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Your Modern Business Guide To Data Analysis Methods And Techniques

Data analysis methods and techniques

In our data-rich age, understanding how to analyze and extract true meaning from our business’s digital insights is one of the primary drivers of success.

Despite the colossal volume of data we create every day, a mere 0.5% is actually analyzed and used for data discovery, improvement, and intelligence. While that may not seem like much, considering the amount of digital information we have at our fingertips, half a percent still accounts for a vast amount of data.

With so much data and so little time, knowing how to collect, curate, organize, and make sense of all of this potentially business-boosting information can be a minefield – but online data analysis is the solution.

To help you understand the potential of analysis, the meaning, and how you can use it to enhance your business practices, we will answer a host of important analytical questions. Not only will we explore data analysis methods and techniques, but we’ll also look at different types of data analysis while demonstrating how to perform analysis in the real world with a 15-step blueprint for success.

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What Is Data Analysis?

Data analysis is the process of collecting, modeling, and analyzing data to extract insights that support decision-making. There are several methods and techniques to perform analysis depending on the industry and the aim of the analysis.

All these various methods for data analysis are largely based on two core areas: quantitative methods and qualitative methods in research.

To explain the key differences between qualitative and quantitative data, here’s a video for your viewing pleasure:

Gaining a better understanding of different techniques for data analysis, and methods in quantitative research as well as qualitative insights will give your information analyzing efforts a more clearly defined direction, so it’s worth taking the time to allow this particular knowledge to sink in. Additionally, you will be able to create a comprehensive analytical report that will skyrocket your analysis processes.

Why Is Data Analysis Important?

Before we go into detail about the categories of data analysis along with its methods and techniques, you must understand the potential that analyzing data can bring to your organization.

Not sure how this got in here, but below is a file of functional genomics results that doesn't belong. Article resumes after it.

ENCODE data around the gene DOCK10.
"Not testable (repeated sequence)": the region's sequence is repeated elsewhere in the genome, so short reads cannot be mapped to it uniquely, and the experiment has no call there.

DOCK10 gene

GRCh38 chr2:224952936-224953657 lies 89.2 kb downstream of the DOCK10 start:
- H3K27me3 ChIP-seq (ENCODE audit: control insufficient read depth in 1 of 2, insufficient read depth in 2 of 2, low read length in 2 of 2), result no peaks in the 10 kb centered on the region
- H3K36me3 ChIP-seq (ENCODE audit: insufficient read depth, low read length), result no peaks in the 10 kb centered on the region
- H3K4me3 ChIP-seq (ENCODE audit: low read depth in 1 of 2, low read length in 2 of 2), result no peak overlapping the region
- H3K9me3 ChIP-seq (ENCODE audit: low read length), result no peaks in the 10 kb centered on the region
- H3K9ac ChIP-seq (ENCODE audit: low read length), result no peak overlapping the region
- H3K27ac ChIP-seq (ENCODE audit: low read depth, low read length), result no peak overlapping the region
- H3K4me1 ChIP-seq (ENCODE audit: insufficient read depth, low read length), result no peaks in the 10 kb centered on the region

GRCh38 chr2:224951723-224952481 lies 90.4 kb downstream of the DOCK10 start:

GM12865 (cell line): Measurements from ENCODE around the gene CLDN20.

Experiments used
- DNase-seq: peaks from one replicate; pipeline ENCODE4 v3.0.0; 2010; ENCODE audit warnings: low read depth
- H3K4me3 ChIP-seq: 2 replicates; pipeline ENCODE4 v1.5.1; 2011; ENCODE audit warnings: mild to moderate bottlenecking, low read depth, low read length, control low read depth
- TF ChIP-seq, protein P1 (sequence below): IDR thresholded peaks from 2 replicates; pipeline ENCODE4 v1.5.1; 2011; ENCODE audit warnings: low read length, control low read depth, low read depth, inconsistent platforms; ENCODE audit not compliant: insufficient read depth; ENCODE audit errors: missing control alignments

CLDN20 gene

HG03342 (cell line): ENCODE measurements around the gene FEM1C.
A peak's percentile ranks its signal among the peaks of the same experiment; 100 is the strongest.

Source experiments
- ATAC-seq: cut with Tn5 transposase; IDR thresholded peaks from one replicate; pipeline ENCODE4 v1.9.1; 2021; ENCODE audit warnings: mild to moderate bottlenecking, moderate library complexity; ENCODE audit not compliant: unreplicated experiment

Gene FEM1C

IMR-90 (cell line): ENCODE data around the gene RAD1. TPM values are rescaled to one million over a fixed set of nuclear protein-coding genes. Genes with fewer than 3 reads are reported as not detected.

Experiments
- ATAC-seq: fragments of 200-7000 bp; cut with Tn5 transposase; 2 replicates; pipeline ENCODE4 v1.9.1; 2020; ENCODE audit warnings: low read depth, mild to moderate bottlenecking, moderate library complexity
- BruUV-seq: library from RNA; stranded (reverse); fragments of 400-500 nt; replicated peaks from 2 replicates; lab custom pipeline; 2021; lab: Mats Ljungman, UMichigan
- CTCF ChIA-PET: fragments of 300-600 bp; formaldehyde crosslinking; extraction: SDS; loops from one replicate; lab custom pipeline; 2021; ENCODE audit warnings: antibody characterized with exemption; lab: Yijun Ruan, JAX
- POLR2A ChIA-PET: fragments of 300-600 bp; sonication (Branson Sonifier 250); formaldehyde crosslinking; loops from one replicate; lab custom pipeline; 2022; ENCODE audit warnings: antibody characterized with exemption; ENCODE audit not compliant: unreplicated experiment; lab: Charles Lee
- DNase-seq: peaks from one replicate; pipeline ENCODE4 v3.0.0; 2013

Let’s start with customers, arguably the most crucial element in any business. By using data analysis to get a 360° vision of all aspects related to your customers, you can understand which channels they use to communicate with you, their demographics, interests, habits, purchasing behaviors, and more.

In the long run, it will drive success to your marketing strategies, allow you to identify new potential customers, and avoid wasting resources on targeting the wrong people or sending the wrong message. You can also track customer satisfaction by analyzing your client’s reviews or your customer service department’s performance.

From a management perspective, you can also benefit from analyzing your data as it helps you make business decisions based on facts and not simple intuition. For example, you can understand where to invest your capital, detect growth opportunities, predict your incomes, or tackle uncommon situations before they become problems.

Like this, you can extract relevant information from all areas in your organization, and with the help of a dashboard software, present the data in a professional and interactive way to different stakeholders.

7 Essential Types Of Data Analysis Methods

Before diving into the seven essential types of data analysis methods, it is important that we go over really fast through the main analysis categories. Starting with the category of descriptive analysis up to prescriptive analysis, the complexity and effort of data evaluation increases, but also the added value for the company.

a) Descriptive analysis - What happened.

The descriptive analysis method is the starting point to any analytic process, and it aims to answer the question of what happened? It does this by ordering, manipulating, and interpreting raw data from various sources to turn it into valuable insights to your business.

Performing descriptive analysis is essential, as it allows us to present our data in a meaningful way. Although it is relevant to mention that this analysis on its own will not allow you to predict future outcomes or tell you the answer to questions like why something happened, but it will leave your data organized and ready to conduct further analysis.

b) Exploratory analysis - How to explore data relationships.

As its name suggests, the main aim of the exploratory analysis is to explore. Prior to it, there's still no notion of the relationship between the data and the variables. Once the data is investigated, the exploratory analysis enables you to find connections and generate hypotheses and solutions for specific problems. A typical area of ​​application for exploratory analysis is data mining.